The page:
Libya must pursue its future on a solid grounding of equality, justice and respect for the rule of law and human rights.
Ensuring the safe return, protection and support of Tawerghans will greatly contribute to this effort and is vital to a successful attempt at national reconciliation.
We have created a dedicated page with actions and results as we didn't have enough room here. Click this link to check out what we are doing.
We have created a database for all official reports on the Tawergha issue (see the media web page for the link)
and we have send the link on multiple media platforms to political parties, governments, embassies and important people who might make a difference. We have created a torture victims database (check the link on the official reports web page) describing and depicting the horrors and vile crimes against humanity and we are about to publish our first official report on this issue.
LFJL is an independent non-governmental organisation and charity, incorporated for the public benefit in order to defend and promote human rights in Libya. Through its work on transitional justice, impunity and human rights, constitutional and legal reform, governance and the rule of law and international advocacy, LFJL seeks to become a catalyst, during the transitional period and beyond, for the establishment of a state based on the rule of law and democracy.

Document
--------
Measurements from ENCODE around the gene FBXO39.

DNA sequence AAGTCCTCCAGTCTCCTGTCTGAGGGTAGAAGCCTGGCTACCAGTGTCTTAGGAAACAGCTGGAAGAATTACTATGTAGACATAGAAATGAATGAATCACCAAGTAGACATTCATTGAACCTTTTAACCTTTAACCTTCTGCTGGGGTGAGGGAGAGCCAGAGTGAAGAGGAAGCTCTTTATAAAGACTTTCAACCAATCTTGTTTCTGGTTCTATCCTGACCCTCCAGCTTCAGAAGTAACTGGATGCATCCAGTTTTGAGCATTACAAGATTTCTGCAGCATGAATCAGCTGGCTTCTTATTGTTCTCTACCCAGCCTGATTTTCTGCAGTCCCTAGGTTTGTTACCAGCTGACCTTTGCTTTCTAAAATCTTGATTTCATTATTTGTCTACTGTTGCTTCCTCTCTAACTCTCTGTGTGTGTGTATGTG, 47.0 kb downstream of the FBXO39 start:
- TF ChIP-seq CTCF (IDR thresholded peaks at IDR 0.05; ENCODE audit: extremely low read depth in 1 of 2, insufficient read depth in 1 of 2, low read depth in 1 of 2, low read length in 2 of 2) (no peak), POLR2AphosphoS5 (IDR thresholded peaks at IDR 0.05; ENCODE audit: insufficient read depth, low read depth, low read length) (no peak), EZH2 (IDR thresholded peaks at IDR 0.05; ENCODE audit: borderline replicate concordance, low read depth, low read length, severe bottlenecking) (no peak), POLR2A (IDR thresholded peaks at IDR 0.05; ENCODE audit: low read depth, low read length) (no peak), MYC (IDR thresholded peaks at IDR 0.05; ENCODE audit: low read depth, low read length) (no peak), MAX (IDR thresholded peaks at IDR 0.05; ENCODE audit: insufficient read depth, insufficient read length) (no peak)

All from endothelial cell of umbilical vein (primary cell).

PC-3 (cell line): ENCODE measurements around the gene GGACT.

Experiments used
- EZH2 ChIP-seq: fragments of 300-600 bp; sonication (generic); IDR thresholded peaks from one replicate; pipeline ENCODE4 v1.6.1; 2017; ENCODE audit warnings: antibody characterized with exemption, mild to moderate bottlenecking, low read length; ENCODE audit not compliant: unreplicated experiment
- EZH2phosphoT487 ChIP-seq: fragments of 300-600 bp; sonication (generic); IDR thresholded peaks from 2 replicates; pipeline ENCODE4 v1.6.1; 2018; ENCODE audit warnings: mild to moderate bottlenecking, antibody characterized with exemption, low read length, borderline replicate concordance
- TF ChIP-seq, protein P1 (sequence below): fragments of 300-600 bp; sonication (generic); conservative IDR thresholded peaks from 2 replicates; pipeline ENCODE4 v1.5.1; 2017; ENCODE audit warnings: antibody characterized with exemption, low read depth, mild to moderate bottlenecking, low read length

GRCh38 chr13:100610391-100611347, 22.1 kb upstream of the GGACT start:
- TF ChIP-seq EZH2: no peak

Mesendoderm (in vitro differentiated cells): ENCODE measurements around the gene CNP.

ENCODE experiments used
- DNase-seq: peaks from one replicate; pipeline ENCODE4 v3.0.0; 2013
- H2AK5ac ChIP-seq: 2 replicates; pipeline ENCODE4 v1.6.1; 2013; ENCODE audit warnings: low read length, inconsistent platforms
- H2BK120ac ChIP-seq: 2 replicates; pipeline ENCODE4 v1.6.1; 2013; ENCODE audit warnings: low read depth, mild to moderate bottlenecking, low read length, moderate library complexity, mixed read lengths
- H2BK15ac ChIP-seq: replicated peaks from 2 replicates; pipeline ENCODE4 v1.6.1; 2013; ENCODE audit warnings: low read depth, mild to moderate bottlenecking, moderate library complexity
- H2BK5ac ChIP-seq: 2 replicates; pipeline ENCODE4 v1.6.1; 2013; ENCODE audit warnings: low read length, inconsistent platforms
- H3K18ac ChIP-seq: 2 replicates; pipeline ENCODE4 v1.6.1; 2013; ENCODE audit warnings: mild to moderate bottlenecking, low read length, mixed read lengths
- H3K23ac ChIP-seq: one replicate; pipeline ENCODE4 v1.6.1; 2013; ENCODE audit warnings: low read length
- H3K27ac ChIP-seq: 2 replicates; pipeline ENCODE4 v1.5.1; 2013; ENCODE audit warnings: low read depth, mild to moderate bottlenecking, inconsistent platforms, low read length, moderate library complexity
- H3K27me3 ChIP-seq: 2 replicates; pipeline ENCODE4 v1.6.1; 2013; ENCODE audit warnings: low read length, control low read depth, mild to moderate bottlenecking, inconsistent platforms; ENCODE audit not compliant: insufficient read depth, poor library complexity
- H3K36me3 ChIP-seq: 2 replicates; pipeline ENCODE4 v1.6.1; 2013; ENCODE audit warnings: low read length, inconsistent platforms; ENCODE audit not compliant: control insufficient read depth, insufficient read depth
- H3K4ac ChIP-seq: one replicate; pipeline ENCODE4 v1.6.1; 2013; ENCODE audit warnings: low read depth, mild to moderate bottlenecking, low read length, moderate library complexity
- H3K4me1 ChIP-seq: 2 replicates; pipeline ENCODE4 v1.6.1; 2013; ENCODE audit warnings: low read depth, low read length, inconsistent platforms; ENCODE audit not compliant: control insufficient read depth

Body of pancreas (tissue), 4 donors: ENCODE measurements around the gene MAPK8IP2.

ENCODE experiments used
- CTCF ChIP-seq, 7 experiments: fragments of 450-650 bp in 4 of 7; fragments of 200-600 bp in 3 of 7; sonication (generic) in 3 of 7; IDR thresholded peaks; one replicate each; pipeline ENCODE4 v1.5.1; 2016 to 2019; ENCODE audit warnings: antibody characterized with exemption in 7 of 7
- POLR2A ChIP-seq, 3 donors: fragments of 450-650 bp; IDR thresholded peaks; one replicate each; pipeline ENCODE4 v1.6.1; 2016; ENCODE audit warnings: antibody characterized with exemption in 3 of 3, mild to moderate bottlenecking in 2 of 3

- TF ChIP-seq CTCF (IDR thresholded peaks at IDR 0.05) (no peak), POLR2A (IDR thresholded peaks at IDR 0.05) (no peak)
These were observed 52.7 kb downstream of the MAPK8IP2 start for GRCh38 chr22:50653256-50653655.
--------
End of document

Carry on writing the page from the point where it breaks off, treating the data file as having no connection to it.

If Libya is to build the state of law that was perhaps the animating demand of its revolution, the governing authorities must essentially take measures to compensate for the asymmetry of force and lack of dialogue between pro-revolutionary strongholds and utterly defeated towns such as Tawergha and Mshashiya. As a first step, the state is already being called upon to establish credible mechanisms for the investigation and prosecution of individuals accused of war crimes during the revolution.
Crimes committed during the conflict are fresh in memory, generating strong emotions among the communities that suffered the most. In some cases, perpetrators of past crimes became victims, while victims also became perpetrators. An example is the situation regarding Misrata and the Tawergha, which needs reconciliation based on truth and justice.